The mechanism of 12-O-tetradecanoylphorbol-13-acetate (TPA) enhanced arachidonic acid metabolism was investigated in dog urothelial cells. Primary cultures of dog urothelial cells were grown to confluency and evaluated in the presence or absence of overnight prelabeling with [3H]arachidonic acid. High-performance liquid chromatography analysis of media from TPA stimulated cells indicated that prostaglandin E2 (PGE2) was the major eicosanoid produced. Lipoxygenase products were not detected. Control cell media contained only arachidonic acid. Effects of selected inhibitors on TPA and exogenous arachidonic acid mediated increases in radioimmunoassayable PGE2 were assessed. Prostaglandin H synthase inhibitors (indomethacin and aspirin) prevented both TPA and arachidonic acid increases in PGE2. By contrast, inhibitors of phospholipases (quinacrine, W-7, and trifluoropromazine), protein synthesis (cycloheximide), and protein kinase C (staurosporine) prevented TPA but not arachidonic acid increases in PGE2. The latter agents also reduced TPA mediated increases in the release of total radioactivity from cells labeled with [3H]arachidonic acid. However, aspirin reduced the amount of 3H-prostaglandins formed with TPA. A calcium requirement was demonstrated when increases in radioimmunoassayable PGE2 elicited by TPA and the calcium ionophore A23187 were reduced with calcium depleted media. When epidermal growth factor in combination with either TPA or bradykinin was used, at least additive effects were observed with respect to release of [3H]arachidonic acid, 3H-prostaglandins, and radioimmunoassayable PGE2. These experiments suggest that separate pathways may be involved in enhanced arachidonic acid metabolism demonstrated with different agonists. For TPA, increased arachidonic acid release occurs by a calcium dependent process involving phospholipase(s), protein synthesis, and protein kinase C.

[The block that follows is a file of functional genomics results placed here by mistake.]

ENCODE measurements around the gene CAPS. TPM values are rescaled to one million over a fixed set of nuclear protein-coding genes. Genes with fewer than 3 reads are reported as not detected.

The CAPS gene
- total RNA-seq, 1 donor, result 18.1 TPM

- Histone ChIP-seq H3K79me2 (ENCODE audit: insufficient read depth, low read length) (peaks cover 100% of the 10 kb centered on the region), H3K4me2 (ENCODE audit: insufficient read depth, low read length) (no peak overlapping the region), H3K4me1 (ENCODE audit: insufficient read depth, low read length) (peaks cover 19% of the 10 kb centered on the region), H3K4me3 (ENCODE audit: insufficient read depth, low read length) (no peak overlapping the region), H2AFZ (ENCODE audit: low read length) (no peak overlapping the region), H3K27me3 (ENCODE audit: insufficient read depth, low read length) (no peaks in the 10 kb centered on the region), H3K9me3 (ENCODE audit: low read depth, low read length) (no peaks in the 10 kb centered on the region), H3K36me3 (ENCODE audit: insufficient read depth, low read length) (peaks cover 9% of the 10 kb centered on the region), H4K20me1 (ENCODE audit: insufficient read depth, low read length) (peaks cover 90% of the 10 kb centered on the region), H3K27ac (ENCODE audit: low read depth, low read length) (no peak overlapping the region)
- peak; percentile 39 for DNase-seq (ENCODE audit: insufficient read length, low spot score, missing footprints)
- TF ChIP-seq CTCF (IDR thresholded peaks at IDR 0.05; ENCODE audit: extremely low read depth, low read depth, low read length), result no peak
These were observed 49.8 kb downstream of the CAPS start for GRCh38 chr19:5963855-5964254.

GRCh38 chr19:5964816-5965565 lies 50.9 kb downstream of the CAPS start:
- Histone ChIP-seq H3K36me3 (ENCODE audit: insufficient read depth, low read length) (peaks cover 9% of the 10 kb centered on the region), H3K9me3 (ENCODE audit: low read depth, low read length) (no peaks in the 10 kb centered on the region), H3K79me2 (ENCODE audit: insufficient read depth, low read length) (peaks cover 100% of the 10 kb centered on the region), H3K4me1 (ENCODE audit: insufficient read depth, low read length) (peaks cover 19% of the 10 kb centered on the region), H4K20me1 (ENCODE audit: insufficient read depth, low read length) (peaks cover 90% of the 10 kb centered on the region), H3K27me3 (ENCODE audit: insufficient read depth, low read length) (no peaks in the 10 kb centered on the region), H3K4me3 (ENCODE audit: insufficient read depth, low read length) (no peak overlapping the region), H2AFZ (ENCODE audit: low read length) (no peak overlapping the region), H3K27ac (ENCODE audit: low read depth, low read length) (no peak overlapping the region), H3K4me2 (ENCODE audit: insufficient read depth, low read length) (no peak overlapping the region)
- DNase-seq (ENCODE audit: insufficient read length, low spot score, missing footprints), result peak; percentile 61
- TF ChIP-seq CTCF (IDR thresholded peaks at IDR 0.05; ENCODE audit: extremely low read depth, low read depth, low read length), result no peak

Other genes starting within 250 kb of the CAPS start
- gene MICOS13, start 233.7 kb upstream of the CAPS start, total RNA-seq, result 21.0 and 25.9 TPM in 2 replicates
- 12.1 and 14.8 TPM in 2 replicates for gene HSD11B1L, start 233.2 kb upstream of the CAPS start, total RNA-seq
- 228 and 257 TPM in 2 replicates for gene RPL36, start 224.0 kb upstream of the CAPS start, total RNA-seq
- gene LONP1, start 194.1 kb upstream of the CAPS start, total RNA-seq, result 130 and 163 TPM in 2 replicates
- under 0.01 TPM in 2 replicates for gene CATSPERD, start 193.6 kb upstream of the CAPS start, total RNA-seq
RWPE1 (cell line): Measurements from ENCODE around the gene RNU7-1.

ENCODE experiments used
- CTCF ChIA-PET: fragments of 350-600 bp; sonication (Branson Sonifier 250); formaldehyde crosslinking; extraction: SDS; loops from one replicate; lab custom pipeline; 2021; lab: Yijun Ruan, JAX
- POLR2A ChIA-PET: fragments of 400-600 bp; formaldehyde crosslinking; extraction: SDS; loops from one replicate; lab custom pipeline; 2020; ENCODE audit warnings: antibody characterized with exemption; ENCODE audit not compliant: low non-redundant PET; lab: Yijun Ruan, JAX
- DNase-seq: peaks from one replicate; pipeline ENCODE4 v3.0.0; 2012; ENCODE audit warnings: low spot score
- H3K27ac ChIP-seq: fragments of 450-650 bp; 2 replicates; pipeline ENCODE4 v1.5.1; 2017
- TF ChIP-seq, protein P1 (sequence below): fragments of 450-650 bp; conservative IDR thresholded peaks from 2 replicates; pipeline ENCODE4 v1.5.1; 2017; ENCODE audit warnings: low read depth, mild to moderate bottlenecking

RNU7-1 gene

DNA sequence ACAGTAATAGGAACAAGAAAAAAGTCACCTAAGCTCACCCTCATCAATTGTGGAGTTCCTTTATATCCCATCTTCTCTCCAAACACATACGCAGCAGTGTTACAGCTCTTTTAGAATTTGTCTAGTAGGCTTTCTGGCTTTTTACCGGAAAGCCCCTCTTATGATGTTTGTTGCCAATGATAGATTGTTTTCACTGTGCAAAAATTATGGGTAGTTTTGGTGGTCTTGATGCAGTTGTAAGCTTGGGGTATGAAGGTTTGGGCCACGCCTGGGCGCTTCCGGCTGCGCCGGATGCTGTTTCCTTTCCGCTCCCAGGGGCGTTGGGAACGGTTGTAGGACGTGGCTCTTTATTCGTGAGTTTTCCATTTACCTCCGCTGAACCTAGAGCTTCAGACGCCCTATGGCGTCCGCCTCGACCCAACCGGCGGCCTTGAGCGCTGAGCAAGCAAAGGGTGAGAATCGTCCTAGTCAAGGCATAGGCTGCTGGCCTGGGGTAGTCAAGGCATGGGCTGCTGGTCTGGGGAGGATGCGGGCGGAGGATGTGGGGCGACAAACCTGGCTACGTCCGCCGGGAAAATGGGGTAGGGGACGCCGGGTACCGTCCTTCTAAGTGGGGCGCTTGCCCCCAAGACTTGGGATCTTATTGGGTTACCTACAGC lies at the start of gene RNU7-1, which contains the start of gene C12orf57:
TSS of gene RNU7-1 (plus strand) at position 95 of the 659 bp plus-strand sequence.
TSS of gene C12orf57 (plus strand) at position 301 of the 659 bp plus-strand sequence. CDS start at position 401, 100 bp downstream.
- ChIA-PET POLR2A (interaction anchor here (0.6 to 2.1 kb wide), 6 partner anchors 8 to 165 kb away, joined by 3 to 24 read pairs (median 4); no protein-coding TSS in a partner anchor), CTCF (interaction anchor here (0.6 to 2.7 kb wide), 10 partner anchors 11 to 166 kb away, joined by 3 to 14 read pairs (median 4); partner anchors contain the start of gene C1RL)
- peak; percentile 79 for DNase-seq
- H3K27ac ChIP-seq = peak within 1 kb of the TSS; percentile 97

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This work was supported by the Department of Veterans Affairs and by USPHS Grant CA-28015 from the National Cancer Institute through the National Bladder Cancer Project.

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